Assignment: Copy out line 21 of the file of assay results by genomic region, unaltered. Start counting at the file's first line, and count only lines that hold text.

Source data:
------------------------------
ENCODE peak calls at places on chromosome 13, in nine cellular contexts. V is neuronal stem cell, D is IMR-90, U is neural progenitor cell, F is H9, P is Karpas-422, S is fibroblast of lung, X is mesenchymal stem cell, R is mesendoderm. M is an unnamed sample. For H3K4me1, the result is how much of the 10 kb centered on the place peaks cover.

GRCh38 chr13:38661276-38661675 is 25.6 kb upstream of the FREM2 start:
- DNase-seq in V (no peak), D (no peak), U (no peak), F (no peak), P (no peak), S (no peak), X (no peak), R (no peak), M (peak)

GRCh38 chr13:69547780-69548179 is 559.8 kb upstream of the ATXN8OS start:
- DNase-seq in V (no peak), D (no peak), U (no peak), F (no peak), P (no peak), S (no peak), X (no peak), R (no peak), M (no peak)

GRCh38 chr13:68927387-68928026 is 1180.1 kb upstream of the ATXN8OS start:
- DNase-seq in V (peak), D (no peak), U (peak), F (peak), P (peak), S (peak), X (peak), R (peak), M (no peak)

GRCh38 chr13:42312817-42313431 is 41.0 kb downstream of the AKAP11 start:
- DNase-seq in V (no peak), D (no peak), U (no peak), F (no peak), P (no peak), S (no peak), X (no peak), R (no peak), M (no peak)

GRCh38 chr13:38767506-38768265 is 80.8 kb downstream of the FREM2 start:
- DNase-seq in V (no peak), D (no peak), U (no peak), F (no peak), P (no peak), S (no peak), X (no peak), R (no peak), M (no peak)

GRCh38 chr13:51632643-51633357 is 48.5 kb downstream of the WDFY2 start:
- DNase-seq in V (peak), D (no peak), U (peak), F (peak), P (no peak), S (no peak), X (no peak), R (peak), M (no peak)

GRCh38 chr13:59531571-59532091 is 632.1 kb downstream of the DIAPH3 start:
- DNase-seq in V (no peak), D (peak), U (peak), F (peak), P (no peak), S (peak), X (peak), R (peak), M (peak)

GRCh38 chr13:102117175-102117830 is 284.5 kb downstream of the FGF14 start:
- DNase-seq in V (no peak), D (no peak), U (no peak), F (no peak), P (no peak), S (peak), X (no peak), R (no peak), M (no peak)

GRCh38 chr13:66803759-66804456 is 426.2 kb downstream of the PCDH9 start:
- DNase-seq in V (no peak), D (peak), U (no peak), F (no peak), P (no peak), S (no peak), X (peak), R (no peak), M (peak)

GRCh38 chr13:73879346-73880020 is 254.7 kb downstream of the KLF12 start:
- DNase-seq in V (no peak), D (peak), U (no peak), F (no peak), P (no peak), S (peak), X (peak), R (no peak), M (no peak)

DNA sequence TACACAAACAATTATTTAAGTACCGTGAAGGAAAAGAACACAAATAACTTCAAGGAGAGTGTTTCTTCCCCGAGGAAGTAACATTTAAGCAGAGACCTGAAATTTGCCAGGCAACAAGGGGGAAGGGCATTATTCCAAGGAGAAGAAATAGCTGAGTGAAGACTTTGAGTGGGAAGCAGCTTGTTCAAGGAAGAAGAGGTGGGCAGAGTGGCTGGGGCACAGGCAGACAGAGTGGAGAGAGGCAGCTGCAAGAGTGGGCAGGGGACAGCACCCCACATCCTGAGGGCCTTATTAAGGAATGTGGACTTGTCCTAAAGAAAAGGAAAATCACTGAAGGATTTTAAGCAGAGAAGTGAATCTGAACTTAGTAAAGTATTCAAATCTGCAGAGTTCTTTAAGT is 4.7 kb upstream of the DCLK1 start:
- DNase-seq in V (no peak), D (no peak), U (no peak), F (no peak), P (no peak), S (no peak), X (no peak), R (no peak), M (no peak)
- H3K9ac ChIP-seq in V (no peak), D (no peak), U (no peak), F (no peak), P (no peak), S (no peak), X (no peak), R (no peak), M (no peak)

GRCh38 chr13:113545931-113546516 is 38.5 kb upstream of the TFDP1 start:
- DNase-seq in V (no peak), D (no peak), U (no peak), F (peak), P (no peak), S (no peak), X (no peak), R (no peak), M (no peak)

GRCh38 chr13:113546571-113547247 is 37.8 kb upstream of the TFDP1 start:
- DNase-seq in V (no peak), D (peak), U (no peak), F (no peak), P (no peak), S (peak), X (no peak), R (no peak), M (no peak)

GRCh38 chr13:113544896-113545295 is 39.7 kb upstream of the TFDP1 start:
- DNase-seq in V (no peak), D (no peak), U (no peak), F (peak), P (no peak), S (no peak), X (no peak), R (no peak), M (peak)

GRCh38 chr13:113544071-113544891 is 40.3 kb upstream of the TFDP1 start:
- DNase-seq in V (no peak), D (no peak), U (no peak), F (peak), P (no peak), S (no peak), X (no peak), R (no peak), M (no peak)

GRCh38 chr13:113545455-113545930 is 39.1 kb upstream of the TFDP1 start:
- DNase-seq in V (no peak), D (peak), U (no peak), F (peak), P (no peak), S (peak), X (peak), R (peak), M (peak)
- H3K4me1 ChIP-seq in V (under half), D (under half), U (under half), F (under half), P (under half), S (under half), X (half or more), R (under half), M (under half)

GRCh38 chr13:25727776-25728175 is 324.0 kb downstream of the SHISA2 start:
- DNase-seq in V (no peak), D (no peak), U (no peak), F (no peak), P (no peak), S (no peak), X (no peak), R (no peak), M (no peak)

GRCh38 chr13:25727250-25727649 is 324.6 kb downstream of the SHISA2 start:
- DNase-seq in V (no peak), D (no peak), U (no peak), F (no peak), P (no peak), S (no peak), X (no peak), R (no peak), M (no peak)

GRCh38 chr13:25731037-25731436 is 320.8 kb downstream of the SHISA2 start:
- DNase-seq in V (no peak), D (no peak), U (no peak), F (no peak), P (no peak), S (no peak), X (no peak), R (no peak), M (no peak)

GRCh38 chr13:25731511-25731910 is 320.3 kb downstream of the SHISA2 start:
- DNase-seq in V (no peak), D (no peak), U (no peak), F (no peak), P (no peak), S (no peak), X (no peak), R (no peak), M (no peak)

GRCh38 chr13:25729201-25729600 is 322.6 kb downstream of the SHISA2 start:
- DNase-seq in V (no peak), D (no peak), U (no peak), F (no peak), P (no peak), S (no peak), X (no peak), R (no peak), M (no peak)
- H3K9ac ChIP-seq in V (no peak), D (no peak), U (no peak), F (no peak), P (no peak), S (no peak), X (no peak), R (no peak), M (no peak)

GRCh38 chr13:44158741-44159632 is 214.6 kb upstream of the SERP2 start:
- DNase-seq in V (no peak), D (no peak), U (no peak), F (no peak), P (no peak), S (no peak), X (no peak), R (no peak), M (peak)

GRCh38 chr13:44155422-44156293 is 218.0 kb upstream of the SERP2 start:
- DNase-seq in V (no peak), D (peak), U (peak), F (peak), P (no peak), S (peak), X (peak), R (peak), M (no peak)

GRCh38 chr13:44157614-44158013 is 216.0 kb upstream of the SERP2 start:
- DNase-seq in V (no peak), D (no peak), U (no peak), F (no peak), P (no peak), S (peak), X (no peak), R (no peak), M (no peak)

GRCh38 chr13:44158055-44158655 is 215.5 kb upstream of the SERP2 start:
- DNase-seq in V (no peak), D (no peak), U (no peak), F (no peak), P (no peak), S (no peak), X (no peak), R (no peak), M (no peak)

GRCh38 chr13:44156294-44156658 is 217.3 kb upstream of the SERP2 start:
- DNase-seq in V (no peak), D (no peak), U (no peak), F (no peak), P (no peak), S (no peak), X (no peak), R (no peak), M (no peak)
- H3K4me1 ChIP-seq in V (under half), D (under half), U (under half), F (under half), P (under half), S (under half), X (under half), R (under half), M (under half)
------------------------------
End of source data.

- DNase-seq in V (no peak), D (peak), U (no peak), F (no peak), P (no peak), S (peak), X (peak), R (no peak), M (no peak)